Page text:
Press Release - Apr 19, 2012
Researchers Studying Chromosomal Abnormalities Uncover New Genes Contributing to Autism and Related Neurodevelopmental Disorders
BOSTON, MA—When chromosomes replicate, sometimes there is an exchange of genetic material within a chromosome or between two or more chromosomes without a significant loss of genetic material. This exchange, known as a balanced chromosomal abnormality (BCA), can cause rearrangements in the genetic code.
Researchers from 15 institutions in three countries including Brigham and Women's Hospital (BWH), Massachusetts General Hospital, Harvard Medical School, and the Broad Institute found that due to these rearrangements, BCAs harbor a reservoir of disruptions in the code that could lead to autism and other neurodevelopmental disorders. The researchers also uncovered 22 new genes that may contribute to or increase the risk of autism or abnormal neurodevelopment.
The study will be published in the print issue of Cell on April 27, 2012.
The researchers used a strategy that involved directly sequencing BCAs to reveal genes at the breakpoints and show that these genes are related to autism and other neurodevelopmental disorders.
This study is part of a larger, ongoing collaborative endeavor, the Developmental Genome Anatomy Project (DGAP), to identify genes critical in human development.
The researchers discovered that the genetic code can be disrupted at various distinct sites and still result in autism. The disruptions occur in several different groups of genes, including those already individually suspected to be associated with abnormal neurodevelopment; those which illuminate a single gene as important in large regions previously defined as genomic disorders; as well as those associated with psychiatric disorders that can have much later onset than neurodevelopmental disorders.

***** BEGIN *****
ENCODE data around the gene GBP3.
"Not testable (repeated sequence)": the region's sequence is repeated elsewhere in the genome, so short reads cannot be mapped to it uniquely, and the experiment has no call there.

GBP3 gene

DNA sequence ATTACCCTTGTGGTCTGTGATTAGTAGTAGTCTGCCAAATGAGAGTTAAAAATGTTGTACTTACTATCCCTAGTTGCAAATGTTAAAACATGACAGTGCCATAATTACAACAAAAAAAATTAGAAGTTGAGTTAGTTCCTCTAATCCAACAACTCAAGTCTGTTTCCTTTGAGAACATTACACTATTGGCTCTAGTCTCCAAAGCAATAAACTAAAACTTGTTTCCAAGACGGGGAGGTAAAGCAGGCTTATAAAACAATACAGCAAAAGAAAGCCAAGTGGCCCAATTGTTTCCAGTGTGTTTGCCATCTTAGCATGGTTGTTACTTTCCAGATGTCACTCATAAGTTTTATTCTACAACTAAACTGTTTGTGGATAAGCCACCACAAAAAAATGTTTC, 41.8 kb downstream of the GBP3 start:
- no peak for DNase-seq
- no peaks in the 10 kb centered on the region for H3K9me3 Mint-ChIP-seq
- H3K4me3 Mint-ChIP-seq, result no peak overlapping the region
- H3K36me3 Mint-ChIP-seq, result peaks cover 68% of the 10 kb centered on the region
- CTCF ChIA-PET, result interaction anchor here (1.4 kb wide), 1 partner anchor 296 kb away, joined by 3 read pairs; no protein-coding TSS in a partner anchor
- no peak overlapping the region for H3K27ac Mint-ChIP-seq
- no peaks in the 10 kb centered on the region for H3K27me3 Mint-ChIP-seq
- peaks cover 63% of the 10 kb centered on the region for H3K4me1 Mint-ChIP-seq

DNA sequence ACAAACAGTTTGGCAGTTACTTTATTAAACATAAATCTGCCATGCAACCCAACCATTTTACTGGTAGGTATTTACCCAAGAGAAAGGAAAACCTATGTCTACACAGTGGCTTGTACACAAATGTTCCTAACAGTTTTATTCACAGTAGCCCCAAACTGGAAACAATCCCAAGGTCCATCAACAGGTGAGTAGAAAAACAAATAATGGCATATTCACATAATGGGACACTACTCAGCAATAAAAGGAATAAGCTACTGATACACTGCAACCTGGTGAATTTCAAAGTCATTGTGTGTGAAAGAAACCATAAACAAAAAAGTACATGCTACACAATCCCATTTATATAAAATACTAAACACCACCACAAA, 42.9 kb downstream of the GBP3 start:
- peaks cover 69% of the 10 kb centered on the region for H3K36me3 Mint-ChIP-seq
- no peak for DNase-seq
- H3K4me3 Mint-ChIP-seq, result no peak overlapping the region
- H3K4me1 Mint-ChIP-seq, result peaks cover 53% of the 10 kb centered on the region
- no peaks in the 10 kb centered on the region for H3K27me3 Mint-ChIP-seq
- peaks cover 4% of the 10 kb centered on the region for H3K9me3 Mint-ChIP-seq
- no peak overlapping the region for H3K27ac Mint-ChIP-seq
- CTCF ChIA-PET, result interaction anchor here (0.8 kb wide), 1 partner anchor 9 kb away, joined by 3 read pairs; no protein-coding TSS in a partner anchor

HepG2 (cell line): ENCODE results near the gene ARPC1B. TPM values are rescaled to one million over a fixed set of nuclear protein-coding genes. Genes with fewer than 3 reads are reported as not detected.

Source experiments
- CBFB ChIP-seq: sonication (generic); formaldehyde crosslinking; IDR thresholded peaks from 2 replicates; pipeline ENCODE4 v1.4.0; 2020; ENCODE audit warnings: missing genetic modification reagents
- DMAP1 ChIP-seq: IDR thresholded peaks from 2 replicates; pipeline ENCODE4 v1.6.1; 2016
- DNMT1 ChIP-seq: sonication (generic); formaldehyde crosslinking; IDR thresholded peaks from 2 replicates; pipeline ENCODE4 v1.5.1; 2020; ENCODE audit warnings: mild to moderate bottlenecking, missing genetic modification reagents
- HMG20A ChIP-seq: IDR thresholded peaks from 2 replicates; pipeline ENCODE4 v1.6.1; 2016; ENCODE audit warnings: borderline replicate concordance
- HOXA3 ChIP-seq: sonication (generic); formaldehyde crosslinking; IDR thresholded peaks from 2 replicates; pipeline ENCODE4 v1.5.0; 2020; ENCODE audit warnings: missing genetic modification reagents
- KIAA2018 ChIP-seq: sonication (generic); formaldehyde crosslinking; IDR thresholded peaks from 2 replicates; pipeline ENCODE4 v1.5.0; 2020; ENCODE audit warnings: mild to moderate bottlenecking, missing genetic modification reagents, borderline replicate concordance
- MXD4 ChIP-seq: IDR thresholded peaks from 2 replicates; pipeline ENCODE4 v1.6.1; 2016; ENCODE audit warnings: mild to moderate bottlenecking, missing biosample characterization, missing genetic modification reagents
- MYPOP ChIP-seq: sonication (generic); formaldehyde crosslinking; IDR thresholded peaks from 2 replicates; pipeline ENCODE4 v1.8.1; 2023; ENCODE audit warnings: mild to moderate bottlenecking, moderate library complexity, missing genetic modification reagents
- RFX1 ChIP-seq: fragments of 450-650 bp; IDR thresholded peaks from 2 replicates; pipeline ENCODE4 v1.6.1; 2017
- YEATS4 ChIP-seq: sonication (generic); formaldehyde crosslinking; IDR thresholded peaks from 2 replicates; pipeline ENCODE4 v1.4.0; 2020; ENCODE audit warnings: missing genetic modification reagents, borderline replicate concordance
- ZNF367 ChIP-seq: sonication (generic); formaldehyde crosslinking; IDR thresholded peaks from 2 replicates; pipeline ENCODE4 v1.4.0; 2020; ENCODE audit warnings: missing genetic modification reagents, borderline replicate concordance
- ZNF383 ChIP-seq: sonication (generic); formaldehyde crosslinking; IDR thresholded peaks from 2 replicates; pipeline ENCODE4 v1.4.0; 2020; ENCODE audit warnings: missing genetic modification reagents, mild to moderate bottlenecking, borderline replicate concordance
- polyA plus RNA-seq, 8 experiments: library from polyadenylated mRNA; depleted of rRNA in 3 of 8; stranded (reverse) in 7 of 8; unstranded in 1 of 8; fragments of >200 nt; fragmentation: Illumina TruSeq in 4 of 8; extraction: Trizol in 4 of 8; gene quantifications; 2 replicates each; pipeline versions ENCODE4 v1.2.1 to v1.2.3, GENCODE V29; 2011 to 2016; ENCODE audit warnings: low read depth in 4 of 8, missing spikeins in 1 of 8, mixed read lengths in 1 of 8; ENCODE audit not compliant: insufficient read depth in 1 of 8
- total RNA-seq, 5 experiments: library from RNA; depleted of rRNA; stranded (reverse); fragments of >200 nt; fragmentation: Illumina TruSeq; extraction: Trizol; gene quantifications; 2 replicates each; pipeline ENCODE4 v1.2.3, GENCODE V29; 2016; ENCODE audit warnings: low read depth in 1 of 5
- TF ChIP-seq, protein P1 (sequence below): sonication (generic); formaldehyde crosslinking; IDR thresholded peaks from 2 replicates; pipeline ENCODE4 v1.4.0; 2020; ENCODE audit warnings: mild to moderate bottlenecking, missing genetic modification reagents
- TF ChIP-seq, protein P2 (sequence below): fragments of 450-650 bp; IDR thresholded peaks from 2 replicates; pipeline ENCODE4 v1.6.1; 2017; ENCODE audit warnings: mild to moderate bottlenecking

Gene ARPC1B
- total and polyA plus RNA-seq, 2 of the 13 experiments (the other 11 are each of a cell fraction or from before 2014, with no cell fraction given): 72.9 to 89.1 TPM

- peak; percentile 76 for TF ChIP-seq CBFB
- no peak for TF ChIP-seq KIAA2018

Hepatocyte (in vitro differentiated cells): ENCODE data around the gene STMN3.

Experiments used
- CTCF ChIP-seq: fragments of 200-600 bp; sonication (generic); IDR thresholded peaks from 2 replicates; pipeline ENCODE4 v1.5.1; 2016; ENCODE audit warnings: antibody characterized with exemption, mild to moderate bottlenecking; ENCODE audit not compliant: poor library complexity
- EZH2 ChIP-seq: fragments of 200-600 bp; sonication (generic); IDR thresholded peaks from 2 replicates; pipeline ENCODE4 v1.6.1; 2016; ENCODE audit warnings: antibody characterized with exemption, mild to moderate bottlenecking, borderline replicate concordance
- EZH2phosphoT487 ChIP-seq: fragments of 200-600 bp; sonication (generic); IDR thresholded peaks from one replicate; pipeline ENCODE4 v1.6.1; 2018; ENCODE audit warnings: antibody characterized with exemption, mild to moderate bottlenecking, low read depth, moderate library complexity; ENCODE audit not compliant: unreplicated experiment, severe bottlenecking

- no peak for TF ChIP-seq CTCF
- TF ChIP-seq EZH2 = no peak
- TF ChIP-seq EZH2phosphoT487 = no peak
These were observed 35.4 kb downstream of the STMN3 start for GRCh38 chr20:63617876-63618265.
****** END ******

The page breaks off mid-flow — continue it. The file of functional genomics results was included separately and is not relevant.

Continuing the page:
"BCAs provide a unique opportunity to pinpoint a gene and validate it in a disorder," said Cynthia Morton, PhD, BWH director of cytogenetics, and principal investigator of DGAP. "These discoveries can illuminate biological pathways that may be a window to a new therapy. We are all grateful to the individuals and their families who make these fundamental findings possible through their participation as subjects in these studies."
This research was supported by the Simons Foundation Autism Research Initiative; Autism Speaks; Massachusetts General Hospital ECOR Fund for Medical Discovery Award; and the National Institutes of Health (NIH) and Human Services including the National Institute of General Medical Sciences, the National Institute of Mental Health and the National Human Genome Research Institute. NIH and NIMH grants included P01-GM061354, R21-HD065286 and F32-MH087123.